TO say Dallas Kirby is bursting with enthusiasm and passion to be part of the first ever Indigenous team at the upcoming Australian Men’s Mixed Netball Association championships is an understatement.

Not only is his participation within the team history making, it also ticks off one of his goals on his list of things he wants to achieve.

Kirby (PICTURED) grew up surrounded by sport – you name it; basketball, netball, tennis or touch football, it was part of his life.

But it wasn’t until he was 14 and at boarding school that he fell in love with netball.

It’s a passion, he said, that has continued for 20 years, and doesn’t look like fizzling out.

“As a male in a female dominated sport, opportunities to participate in the sport are sporadic, so every chance I get I take,”Kirby told Mildura Weekly earlier this week.

“I have played for many clubs including Premier League in Sydney.

“About five years ago I started travelling to South Australia to play for the Southern Dragons.”

(The Southern Dragons Men’s and Mixed Netball have a history of producing some of the best men’s and mixed netballers in Australia and participate annually in the AMMNA competition.)

“Each weekend I would make the trip from Mildura to Adelaide to train, but unfortunately with an injury the first two years and COVID impacting on the sport for the next two years, it has meant I have never made it to the final step,” Kirby continued.

“This year is symbolic for me not just because I am representing my Indigenous community but because it will finally be the year I can compete in the tournament.”

Kirby typically plays Goal Attack (GA) but said a one of his strengths is his versatility and he can play any position on court.

As for what he loves about the game – he said he loves the fact it can change in almost a blink of an eye.

“Being a couple of goals down in the last quarter is nothing,” he said.

“A couple of turnovers and all of a sudden you can be in the lead.”

Despite an extensive background in netball – both in coaching and on court, Kirby said his biggest achievement has been coaching his “much loved” Mallee Tigers.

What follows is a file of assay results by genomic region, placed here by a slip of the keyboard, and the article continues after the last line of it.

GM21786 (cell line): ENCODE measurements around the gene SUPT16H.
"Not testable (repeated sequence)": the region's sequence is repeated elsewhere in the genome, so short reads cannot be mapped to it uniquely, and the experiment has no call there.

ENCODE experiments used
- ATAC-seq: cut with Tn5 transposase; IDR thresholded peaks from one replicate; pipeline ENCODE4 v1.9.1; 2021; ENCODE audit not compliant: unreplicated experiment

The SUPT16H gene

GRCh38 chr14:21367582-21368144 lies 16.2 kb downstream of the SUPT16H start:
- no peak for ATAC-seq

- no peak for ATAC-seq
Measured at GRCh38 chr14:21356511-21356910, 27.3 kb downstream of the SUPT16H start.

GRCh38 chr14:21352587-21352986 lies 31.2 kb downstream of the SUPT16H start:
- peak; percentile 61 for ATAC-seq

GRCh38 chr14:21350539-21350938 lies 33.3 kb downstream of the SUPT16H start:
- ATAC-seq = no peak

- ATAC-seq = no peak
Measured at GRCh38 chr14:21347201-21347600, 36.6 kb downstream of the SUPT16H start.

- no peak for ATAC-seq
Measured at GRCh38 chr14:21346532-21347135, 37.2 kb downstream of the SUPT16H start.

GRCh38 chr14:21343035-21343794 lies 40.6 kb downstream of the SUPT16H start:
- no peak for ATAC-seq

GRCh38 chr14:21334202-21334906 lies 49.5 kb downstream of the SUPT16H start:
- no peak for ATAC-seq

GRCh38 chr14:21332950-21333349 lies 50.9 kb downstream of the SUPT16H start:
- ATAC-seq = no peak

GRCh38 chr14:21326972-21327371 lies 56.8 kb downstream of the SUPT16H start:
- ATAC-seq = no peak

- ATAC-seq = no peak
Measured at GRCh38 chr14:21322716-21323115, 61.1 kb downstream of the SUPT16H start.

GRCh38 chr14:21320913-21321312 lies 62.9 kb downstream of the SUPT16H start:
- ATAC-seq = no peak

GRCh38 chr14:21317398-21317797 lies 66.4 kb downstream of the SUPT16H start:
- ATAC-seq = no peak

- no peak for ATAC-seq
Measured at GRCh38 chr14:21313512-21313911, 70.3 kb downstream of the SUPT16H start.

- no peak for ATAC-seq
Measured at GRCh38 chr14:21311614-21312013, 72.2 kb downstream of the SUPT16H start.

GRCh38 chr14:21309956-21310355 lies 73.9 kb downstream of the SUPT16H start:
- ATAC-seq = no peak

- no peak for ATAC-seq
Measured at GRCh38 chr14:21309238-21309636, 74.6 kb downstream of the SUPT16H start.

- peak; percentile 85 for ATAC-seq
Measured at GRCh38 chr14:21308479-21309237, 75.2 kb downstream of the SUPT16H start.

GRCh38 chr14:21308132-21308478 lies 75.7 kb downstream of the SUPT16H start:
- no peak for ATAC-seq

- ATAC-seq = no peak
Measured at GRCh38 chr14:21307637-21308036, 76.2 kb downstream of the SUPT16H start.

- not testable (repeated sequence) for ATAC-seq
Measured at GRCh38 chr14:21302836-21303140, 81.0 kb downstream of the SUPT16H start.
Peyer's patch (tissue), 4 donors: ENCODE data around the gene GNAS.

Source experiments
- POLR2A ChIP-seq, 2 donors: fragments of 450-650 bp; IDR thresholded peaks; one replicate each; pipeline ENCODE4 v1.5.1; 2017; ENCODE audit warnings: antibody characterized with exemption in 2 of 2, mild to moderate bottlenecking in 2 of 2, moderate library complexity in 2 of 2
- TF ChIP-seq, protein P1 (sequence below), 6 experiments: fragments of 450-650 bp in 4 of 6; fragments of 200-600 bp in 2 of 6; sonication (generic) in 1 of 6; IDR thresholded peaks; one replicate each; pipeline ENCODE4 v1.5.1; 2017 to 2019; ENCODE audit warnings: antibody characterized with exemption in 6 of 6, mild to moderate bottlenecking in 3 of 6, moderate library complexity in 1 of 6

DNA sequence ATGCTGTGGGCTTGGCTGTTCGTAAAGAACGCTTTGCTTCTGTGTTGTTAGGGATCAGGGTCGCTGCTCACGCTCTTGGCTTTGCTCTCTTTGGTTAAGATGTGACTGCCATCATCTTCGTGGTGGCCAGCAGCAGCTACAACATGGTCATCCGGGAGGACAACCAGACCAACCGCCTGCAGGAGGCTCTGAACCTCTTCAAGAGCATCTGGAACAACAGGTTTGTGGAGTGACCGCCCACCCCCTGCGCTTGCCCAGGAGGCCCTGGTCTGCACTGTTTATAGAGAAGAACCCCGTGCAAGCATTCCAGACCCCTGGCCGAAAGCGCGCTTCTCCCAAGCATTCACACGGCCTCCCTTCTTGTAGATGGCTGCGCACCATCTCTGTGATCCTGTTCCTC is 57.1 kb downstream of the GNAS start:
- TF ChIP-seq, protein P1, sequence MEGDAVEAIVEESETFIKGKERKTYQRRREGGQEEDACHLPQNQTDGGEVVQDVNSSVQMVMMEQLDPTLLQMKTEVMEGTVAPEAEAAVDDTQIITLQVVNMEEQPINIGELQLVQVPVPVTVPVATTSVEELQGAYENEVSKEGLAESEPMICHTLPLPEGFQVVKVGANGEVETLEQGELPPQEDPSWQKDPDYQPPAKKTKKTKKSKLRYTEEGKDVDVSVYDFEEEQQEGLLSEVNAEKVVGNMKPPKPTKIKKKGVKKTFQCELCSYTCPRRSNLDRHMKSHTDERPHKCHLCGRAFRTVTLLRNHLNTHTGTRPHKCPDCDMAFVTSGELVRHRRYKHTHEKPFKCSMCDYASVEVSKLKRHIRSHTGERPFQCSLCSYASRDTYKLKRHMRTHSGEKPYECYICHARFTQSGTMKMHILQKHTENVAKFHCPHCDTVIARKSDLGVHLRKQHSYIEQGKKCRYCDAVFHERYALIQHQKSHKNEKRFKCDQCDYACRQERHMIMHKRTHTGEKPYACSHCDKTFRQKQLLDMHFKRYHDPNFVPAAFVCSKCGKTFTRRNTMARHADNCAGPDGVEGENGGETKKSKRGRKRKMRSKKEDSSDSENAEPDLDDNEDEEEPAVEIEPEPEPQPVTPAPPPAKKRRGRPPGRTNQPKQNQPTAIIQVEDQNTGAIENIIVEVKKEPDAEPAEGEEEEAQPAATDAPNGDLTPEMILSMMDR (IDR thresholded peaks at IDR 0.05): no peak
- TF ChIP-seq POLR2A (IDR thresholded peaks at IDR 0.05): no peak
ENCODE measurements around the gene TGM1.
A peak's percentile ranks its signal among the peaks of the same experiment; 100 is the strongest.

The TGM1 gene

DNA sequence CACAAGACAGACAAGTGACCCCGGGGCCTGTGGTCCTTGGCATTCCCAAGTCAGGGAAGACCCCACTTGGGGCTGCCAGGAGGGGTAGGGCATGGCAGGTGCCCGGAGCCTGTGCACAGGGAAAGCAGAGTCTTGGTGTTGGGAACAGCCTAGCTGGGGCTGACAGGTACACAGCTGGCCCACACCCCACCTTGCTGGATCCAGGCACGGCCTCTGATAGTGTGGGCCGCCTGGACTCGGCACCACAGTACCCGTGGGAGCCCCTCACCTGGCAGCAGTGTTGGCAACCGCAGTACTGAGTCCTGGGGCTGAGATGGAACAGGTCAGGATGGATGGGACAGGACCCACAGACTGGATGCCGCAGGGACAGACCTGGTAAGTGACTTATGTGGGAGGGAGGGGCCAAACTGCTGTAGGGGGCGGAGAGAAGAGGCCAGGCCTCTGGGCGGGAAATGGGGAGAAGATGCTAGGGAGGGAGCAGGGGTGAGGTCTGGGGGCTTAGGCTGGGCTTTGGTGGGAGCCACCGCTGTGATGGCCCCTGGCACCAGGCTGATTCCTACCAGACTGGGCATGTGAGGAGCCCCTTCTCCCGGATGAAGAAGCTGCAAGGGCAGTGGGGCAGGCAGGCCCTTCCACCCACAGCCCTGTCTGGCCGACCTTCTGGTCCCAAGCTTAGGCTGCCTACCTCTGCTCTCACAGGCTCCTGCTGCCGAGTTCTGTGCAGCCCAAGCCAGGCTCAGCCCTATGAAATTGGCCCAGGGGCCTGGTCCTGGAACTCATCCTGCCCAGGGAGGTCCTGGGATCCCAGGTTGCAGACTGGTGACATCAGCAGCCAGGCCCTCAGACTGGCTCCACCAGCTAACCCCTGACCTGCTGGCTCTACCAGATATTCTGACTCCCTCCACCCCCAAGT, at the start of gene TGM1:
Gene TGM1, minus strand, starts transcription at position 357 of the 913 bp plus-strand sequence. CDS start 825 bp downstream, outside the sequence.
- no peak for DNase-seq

“This is an Indigenous team and we compete in Victoria against many other Indigenous community teams,” he explained about the Victorian Aboriginal Community Services Association Limited coordinated and hosted event.

“In 2018 I was able to coach a team who brought home the flag,” Kirby said.

“It was the first flag won by the team in 30 years of the competition.”

The AMMNA event Kirby will play in from April 17 to 23, at Priceline Stadium, Adelaide, is held every year.

Teams play up to twice a day and the championship is contested over a number of divisions, including Open Mens, Reserve Mens, Open Mix, Reserve Mix, Under 23 Mens and Under 20 Mens.

The competition is held in a different State each year and each State competes, along with the Australian Defence Force entering teams.

“This is the first year that Sports Culture and Leadership Academy (SCALA) has entered an all Indigenous team into the competition,” Kirby said.

“This is a massive opportunity to showcase the Indigenous community.

“The team, First Nations Fusion, is brain child of Aunty Roma and Sharon Finnan-White (OAM).

“Sharon who was the first Aboriginal woman to be selected and play for the Australian Diamonds.

“Both Aunty Roma and Sharon are observing the coaching and operations of the team as they are based in Townsville.

“We are fortunate enough to be coached by Leticia Rickett, a local SA based Indigenous women.”

From the championship, Kirby hopes to achieve a position in the Men’s or Mixed over 30s Australian squad, but said having the opportunity to showcase Indigenous athletes at an elite level is also an achievement as they are often underrepresented.

“There are currently only two Indigenous Players in the Suncorp Super Netball,” Kirby said.

– ZOEY ANDREWS